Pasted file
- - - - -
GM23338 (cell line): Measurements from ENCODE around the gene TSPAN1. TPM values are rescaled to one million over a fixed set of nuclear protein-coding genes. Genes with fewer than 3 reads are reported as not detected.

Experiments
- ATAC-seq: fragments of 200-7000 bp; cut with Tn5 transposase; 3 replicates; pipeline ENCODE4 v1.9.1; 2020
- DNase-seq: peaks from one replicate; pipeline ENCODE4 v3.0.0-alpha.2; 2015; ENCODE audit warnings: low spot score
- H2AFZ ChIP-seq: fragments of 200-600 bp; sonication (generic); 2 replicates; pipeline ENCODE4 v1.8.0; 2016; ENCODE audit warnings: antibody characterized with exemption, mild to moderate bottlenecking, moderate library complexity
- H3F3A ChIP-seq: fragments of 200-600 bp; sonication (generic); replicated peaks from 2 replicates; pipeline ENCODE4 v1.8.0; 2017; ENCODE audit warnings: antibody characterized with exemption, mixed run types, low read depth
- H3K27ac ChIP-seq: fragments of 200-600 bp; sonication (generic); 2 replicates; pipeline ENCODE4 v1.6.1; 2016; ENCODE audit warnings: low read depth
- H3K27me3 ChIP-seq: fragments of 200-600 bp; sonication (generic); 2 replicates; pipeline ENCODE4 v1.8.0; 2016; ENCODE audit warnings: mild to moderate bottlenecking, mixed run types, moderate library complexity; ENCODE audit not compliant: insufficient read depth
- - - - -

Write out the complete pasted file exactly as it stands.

GM23338 (cell line): Measurements from ENCODE around the gene TSPAN1. TPM values are rescaled to one million over a fixed set of nuclear protein-coding genes. Genes with fewer than 3 reads are reported as not detected.

Experiments
- ATAC-seq: fragments of 200-7000 bp; cut with Tn5 transposase; 3 replicates; pipeline ENCODE4 v1.9.1; 2020
- DNase-seq: peaks from one replicate; pipeline ENCODE4 v3.0.0-alpha.2; 2015; ENCODE audit warnings: low spot score
- H2AFZ ChIP-seq: fragments of 200-600 bp; sonication (generic); 2 replicates; pipeline ENCODE4 v1.8.0; 2016; ENCODE audit warnings: antibody characterized with exemption, mild to moderate bottlenecking, moderate library complexity
- H3F3A ChIP-seq: fragments of 200-600 bp; sonication (generic); replicated peaks from 2 replicates; pipeline ENCODE4 v1.8.0; 2017; ENCODE audit warnings: antibody characterized with exemption, mixed run types, low read depth
- H3K27ac ChIP-seq: fragments of 200-600 bp; sonication (generic); 2 replicates; pipeline ENCODE4 v1.6.1; 2016; ENCODE audit warnings: low read depth
- H3K27me3 ChIP-seq: fragments of 200-600 bp; sonication (generic); 2 replicates; pipeline ENCODE4 v1.8.0; 2016; ENCODE audit warnings: mild to moderate bottlenecking, mixed run types, moderate library complexity; ENCODE audit not compliant: insufficient read depth